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|Case Number:||Election Petition Appeal 20 of 2017|
|Parties:||Macharia Patrick Mwangi v Mark Ndungu Nganga, Jubilee Party of Kenya & Independent Electoral & Boundaries Commission|
|Date Delivered:||15 May 2017|
|Court:||High Court at Nairobi (Milimani Law Courts)|
|Judge(s):||Onguto Joseph Louis Omondi|
|Citation:||Macharia Patrick Mwangi v Mark Ndungu Nganga & 2 others  eKLR|
|Case History:||(Being an appeal from the ruling and order of the Political Parties Disputes Tribunal (M.O. Lwanga- Presiding, Desma Nungo, Paul Ngotho and Dr. Adeleine Mbithi) dated 9th and 10th May, 2017 respectively, in Tribunal Cause Number 94 of 2017)|
|Court Division:||Constitutional and Human Rights|
|History Docket No:||Tribunal Cause Number 94 of 2017|
|History Magistrate:||(M.O. Lwanga- Presiding, Desma Nungo, Paul Ngotho and Dr. Adeleine Mbithi)|
|Case Outcome:||Appeal dismissed.|
|Disclaimer:||The information contained in the above segment is not part of the judicial opinion delivered by the Court. The metadata has been prepared by Kenya Law as a guide in understanding the subject of the judicial opinion. Kenya Law makes no warranties as to the comprehensiveness or accuracy of the information|
REPUBLIC OF KENYA
IN THE HIGH COURT OF KENYA AT NAIROBI
ELECTION PETITION APPEAL NUMBER 20 OF 2017
MACHARIA PATRICK MWANGI................................................APPELLANT
MARK NDUNGU NGANGA ...............................................1ST RESPONDENT
JUBILEE PARTY OF KENYA............................................2ND RESPONDENT
INDEPENDENT ELECTORAL & BOUNDARIES
(Being an appeal from the ruling and order of the Political Parties Disputes Tribunal (M.O. Lwanga- Presiding, Desma Nungo, Paul Ngotho and Dr. Adeleine Mbithi) dated 9th and 10th May, 2017 respectively, in Tribunal Cause Number 94 of 2017)
1. Once again due to the apparent urgency inherent in this appeal, I heard the parties on a non-official working day. A Saturday. This was also pursuant to the Honourable the Chief Justice’s directive of 13 April 2017 authorizing honourable judges to sit outside the ordinary working hours in appeals emanating from the Political Parties Disputes Tribunal ( “the PPDT”).
2. I hasten to add that all the parties who had appeared before me on Friday 12 May 2017 also agreed to the hearing being conducted on Saturday, the 13 day of May.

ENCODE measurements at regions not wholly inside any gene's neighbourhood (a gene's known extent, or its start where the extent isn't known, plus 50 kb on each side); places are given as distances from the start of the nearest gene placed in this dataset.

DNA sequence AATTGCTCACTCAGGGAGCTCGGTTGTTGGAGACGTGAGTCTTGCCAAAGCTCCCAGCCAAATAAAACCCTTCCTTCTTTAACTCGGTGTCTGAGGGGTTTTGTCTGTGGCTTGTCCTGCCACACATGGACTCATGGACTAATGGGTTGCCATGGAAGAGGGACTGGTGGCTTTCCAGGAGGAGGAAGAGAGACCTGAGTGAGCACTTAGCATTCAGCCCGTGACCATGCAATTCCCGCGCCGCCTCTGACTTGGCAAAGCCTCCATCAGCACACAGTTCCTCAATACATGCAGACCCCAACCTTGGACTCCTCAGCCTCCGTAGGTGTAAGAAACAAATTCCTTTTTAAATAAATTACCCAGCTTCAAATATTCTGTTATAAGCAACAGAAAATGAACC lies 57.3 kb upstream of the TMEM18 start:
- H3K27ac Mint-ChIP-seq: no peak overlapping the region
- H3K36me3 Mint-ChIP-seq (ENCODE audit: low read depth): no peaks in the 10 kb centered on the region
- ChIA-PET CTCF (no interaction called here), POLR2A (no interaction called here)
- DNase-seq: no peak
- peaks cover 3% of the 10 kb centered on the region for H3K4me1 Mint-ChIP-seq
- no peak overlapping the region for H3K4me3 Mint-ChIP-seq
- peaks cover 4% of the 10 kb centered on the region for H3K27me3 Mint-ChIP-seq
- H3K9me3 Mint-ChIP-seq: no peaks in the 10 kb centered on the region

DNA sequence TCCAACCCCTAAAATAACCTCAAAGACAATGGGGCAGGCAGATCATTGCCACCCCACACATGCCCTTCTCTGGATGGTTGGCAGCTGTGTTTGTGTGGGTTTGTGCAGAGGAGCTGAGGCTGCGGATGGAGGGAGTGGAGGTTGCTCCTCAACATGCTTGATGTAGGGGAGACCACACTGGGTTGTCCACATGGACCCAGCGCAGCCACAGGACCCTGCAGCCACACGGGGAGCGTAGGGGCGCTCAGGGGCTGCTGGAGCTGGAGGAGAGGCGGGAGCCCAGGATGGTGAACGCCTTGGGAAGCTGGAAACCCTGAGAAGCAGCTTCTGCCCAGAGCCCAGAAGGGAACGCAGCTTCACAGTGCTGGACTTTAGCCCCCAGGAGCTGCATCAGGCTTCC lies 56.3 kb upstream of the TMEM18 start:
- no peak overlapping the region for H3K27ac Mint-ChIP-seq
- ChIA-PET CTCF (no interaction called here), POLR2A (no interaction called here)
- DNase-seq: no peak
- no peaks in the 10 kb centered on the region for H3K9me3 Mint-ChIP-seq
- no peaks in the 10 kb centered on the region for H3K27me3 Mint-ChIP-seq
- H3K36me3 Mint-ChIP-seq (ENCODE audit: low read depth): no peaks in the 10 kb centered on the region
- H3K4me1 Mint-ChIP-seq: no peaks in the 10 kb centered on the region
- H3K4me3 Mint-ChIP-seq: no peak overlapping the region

3. At the conclusion of the oral hearing, I ex tempore dismissed the appeal with no orders as to costs. I reserved my reasons to be rendered on 15 May 2017. These are now my reasons.
4. The Appellant and the 1st Respondent are politicians. They are both members of the 2nd Respondent, a political party registered in accordance with the laws of Kenya. The Appellant and the 1st Respondent were both engaged in a contest for the 2nd Respondent’s ticket to contest in the forthcoming national elections as candidate for the Member of County Assembly Maringo- Hamza Ward. The nominations exercise was held on 26 April 2017. It was conducted by secret ballot at seven polling stations within the Ward. Ultimately the Returning Officer declared the 1st Respondent the winner in the suffrage and the 2nd Respondent’s nominee as candidate for the Member of County Assembly Maringo-Hamza Ward.
5. Dissatisfied, the Appellant moved to 2nd Respondents internal dispute resolution mechanism and apparently the 2nd Respondent overturned the decision of the Returning officer and favoured the 1st Appellant with the win. Matters did not end there. The 1st Respondent quickly moved to the Political Parties Dispute Resolution Tribunal and obtained orders restraining the 2nd Respondent from granting the ticket to the Appellant. An interim interdict was obtained and the complaint listed for hearing on 8 May 2017. On 9 May 2017, the PPDT rendered its decision. The PPDT allowed the complainant. The PPDT made the following orders
a. The decision reached by the Jubilee Party National Elections Appeals Tribunal on 5 May 2017 be and is hereby set aside.
b. The Complainant’s victory as announced by the Returning Officer be upheld
c. The Jubilee Party( the 2nd Respondent) is hereby ordered to present the complainant to the IEBC as the Jubilee Party Candidate for the seat of Member of county assembly for Maringo-Hamza Ward in Makadara Constituency
d. The Jubilee Party ( the 2nd Respondent) be and is hereby restrained from presenting the name of the 1st Respondent to the IEBC as the Jubilee Party candidate for the seat of member of County Assembly for Maringo- Hamza Ward in Makadara Constituency
e. There be no order as to costs.
6. Aggrieved with the PPDT’s decision the Appellant has now moved to this court by way of an appeal under Section 40(2) of the Political Parties Act, No. 11 of 2011.
7. Even though the Memorandum of Appeal lists some odd mine grounds of appeal, it is easy to isolate the grounds to only two substantive ones. This was evident even as the Appellant’s and Respondents’ counsel respectively argued their cases.
8. The Appeal largely contests the fact that the Appellant was condemned unheard. The appeal also urges that the decision of the PPDT be set aside as the PPDT did not have any evidence before it to review and decide the matter as it did.